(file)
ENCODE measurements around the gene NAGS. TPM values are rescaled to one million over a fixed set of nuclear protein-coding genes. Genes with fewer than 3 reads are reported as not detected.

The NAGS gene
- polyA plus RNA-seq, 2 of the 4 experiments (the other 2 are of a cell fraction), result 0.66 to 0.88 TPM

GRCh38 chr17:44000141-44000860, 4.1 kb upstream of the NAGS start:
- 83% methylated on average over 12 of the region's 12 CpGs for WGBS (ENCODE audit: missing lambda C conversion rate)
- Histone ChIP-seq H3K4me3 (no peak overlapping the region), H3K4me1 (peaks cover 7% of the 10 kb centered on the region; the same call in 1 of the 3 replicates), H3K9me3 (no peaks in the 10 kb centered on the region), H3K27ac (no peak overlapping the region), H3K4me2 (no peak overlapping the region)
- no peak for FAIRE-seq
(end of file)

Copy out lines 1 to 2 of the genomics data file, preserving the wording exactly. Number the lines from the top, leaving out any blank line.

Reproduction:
ENCODE measurements around the gene NAGS. TPM values are rescaled to one million over a fixed set of nuclear protein-coding genes. Genes with fewer than 3 reads are reported as not detected.

The NAGS gene